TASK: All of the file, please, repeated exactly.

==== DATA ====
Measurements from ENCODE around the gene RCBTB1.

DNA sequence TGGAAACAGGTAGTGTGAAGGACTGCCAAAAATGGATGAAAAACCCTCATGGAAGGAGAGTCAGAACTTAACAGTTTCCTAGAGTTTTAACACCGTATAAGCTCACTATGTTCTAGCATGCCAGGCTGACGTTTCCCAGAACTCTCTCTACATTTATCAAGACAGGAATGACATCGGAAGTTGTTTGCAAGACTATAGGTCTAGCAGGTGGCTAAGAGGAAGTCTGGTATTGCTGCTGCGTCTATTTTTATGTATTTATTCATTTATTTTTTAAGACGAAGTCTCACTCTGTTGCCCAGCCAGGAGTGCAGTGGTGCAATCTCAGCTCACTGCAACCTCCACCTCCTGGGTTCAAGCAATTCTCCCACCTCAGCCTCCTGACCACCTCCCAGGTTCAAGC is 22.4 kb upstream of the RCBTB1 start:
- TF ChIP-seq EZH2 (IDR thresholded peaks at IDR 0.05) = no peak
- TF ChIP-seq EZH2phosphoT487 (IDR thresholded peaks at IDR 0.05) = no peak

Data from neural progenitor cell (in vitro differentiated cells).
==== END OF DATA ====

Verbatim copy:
Measurements from ENCODE around the gene RCBTB1.

DNA sequence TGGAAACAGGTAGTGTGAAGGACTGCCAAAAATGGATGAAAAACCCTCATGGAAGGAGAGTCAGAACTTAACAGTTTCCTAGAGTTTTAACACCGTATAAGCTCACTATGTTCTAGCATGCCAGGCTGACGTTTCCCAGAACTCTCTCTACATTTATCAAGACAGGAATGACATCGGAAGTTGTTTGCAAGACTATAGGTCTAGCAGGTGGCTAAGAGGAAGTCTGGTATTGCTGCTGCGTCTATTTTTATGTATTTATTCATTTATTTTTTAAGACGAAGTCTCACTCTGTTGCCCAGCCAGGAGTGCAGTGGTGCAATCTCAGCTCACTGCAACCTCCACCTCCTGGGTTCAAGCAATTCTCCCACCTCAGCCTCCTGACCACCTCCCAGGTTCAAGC is 22.4 kb upstream of the RCBTB1 start:
- TF ChIP-seq EZH2 (IDR thresholded peaks at IDR 0.05) = no peak
- TF ChIP-seq EZH2phosphoT487 (IDR thresholded peaks at IDR 0.05) = no peak

Data from neural progenitor cell (in vitro differentiated cells).